Jim Palmer 0.33 Carl Hubbell 0.23 Ed Walsh 0.21 Tom Glavine 0.12 Roy Halladay 0.10 Amos Rusie 0.07 Clayton Kershaw 0.03 Curt Schilling 0.00 Hal Newhouser -0.02 Stan Coveleski -0.03 Kevin Brown -0.05 Wes Ferrell -0.06 Nolan Ryan -0.06 Fergie Jenkins -0.06 Mike Mussina -0.08
I’m totally with Miller on the matters of Brown and Palmer, and I’ll give you two more: Nolan Ryan and Wes Ferrell. You remember the 1990s, right? I’m going to feel so old if you don’t. There was that All-Century Team business in 1999, probably presented by MasterCharge or Viagra. I think souvenir glasses might have been issued. Nolan Ryan won the vote among pitchers by 22,000 votes. If you’ve just swallowed your tongue, you’re thinking right along with me. Nolan Ryan: 7 NO-HITTERS!; 5,000 PUNCHOUTS!!!!!!; OLD GUY PITCHER!!!!!!! Yes, and will my theoretical straw man please stop yelling in all caps! Lots of good stuff, a deserving member of the Hall of Miller and Eric. But no one with much under the hood should vote for him over the likes of Walter Johnson, Cy Young, Bob Gibson, Warren Spahn, or Christy Mathewson who were all on this ballot. Right-time, right-place for the Express. Lefty Grove finished with the lowest vote total among pitchers. Does not compute! For those born too soon, Nolan Ryan was a sensation. During his last years as a Ranger, his starts were events. You never knew when he might pop out a no-no or give Robin Ventura a noogie (you’ll have to look that one up). Listening half a continent away in the northeast, radio announcers were sure to mention when he started and how he did. The guy was so famous that Advil signed him up to lure the middle-aged, achy-back guys in the TV audience. If you were in America then, you’ll remember: “I could go another niiiiiine innings.” Ryan had earned all of this in his amazing career, but he had claim at all to any kind of “All-Century Team” or whathaveyou. But it’s pretty interesting to see how many people will ignore facts in deference to media coverage. Never mind that Ryan’s winning percentage was a mere .526, that he was also the all-time leader in walks, nor that his ERA+ of 112 (yes, we had ERA+ back then, pull out your old copy of Total Baseball) was not impressive. So I think in the sense that conventional wisdom arises from the groundlings, we’re pretty far away from the CW.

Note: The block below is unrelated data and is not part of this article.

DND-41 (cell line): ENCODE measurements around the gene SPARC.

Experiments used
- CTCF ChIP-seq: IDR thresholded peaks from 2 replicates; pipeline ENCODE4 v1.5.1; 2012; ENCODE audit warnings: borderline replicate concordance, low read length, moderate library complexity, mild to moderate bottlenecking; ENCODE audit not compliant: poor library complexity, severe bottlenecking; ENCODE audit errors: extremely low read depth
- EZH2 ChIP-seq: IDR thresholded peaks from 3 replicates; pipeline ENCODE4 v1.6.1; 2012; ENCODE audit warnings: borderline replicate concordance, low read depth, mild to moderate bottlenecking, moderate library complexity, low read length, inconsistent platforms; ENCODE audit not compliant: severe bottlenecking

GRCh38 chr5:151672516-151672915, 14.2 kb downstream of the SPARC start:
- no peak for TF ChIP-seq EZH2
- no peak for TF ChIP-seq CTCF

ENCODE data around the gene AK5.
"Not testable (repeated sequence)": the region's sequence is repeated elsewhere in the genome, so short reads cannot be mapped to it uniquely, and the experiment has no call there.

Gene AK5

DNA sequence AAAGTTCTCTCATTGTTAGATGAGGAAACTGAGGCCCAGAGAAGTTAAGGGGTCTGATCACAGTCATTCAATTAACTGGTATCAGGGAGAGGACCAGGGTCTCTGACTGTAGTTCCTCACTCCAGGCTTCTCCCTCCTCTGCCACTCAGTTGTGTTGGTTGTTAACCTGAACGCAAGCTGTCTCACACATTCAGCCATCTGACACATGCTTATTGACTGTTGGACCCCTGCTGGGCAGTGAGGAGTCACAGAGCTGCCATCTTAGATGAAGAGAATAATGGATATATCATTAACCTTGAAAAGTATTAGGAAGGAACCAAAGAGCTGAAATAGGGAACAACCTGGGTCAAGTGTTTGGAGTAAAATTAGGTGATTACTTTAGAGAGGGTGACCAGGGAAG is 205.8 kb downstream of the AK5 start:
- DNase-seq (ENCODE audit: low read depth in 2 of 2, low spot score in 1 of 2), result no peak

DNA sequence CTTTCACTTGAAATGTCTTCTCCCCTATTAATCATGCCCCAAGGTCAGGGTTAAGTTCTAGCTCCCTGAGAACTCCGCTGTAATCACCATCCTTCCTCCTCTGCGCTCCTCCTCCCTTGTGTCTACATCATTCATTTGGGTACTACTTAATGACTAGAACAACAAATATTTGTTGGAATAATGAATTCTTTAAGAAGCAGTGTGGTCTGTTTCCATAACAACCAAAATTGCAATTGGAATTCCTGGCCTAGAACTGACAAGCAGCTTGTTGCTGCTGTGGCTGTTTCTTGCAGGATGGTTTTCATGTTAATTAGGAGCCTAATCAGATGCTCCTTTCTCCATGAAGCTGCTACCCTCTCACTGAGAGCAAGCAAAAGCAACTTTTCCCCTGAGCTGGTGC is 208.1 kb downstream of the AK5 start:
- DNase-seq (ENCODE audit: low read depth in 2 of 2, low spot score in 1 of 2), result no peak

Then there’s Wes Ferrell. A decent peak/prime pitcher with a bat added to his resume that did beat all. The best hitting full-time pitcher ever. We both think the total package is top-40 material (someone better let Rick Dees know). The Hall of Merit and the Hall of Stats both agree that he’s a worthy Hall member. The Coop took his weak-hitting brother the catcher instead. (Which was kind of like how my crush took her cousin to the senior prom instead of going with me. I’m not bitter.) And basically he has no recognition in the world outside baseball’s analytics chattering classes. In fact, he’s probably more well known as a great hitting pitcher than as a great pitcher.—Eric
Where do we disagree with one another the most?
There’s quite a large difference in how we see Old Hoss Radbourne. I list the righty from before the mound moved as the 40th best ever. You won’t see him on Eric’s list even next week. And he barely makes it two weeks from today. Looked at another way, he’s an easy HoMEr for me and on Eric’s borderline. As we discussed last week, this is basically a WAR thing. I give more credit to pitchers of Radbourne’s era than Eric because they pitched so many more innings. Eric gives less, chopping down their runs above replacement. Again, as I mentioned last week, I think both directions are reasonable.—Miller